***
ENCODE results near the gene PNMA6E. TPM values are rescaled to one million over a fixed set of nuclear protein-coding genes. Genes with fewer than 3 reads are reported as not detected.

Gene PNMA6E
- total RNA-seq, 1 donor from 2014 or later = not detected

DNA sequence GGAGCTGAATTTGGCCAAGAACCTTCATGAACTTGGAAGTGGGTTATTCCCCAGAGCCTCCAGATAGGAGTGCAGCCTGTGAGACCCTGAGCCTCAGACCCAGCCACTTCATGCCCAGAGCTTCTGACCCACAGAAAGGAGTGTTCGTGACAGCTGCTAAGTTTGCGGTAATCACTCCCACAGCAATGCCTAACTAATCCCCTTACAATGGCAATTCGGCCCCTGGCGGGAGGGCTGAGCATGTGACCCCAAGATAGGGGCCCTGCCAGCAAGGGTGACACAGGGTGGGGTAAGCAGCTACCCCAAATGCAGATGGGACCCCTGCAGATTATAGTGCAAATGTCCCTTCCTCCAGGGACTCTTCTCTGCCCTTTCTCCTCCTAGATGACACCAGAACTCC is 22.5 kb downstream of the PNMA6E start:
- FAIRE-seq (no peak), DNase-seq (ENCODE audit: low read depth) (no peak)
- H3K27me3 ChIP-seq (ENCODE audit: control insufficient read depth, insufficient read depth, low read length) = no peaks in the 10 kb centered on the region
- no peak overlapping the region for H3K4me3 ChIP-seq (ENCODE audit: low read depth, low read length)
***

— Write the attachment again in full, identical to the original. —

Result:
ENCODE results near the gene PNMA6E. TPM values are rescaled to one million over a fixed set of nuclear protein-coding genes. Genes with fewer than 3 reads are reported as not detected.

Gene PNMA6E
- total RNA-seq, 1 donor from 2014 or later = not detected

DNA sequence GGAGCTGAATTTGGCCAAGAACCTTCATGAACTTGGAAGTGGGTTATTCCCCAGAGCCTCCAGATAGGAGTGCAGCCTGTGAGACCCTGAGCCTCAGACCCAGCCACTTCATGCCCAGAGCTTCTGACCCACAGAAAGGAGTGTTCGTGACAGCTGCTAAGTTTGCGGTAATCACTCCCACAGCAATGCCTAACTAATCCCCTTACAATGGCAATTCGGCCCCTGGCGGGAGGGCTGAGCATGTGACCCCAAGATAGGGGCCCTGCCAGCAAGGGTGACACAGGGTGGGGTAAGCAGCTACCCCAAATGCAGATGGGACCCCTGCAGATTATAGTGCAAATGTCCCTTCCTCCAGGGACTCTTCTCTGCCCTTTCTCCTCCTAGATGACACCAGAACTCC is 22.5 kb downstream of the PNMA6E start:
- FAIRE-seq (no peak), DNase-seq (ENCODE audit: low read depth) (no peak)
- H3K27me3 ChIP-seq (ENCODE audit: control insufficient read depth, insufficient read depth, low read length) = no peaks in the 10 kb centered on the region
- no peak overlapping the region for H3K4me3 ChIP-seq (ENCODE audit: low read depth, low read length)